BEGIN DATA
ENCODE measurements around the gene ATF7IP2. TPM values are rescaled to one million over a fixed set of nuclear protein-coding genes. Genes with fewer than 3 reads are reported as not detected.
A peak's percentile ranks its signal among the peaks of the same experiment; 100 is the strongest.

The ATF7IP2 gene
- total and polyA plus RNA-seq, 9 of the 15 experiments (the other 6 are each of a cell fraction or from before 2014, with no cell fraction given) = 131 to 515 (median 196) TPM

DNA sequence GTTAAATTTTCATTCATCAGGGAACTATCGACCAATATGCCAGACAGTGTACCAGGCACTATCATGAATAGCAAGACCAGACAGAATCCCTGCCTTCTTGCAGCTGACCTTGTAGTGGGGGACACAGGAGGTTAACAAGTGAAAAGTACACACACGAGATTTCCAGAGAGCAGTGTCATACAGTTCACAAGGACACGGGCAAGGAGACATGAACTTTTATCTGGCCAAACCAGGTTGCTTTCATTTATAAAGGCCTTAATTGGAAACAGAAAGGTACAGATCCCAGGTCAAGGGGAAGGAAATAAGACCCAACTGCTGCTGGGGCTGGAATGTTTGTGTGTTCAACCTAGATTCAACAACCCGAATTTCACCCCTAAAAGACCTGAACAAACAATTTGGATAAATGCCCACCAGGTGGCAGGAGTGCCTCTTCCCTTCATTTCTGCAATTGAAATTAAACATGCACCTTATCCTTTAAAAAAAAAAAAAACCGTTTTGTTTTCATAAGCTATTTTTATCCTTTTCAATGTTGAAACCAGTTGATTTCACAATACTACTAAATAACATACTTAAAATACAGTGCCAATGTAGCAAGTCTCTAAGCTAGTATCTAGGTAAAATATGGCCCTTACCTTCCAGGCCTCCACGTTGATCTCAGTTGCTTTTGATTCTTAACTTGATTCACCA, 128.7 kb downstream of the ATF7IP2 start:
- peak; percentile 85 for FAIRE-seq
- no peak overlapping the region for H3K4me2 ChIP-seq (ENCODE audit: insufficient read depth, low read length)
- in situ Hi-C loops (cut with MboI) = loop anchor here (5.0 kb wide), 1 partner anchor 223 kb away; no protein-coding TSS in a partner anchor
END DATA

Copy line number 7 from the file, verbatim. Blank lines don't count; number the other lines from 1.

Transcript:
- no peak overlapping the region for H3K4me2 ChIP-seq (ENCODE audit: insufficient read depth, low read length)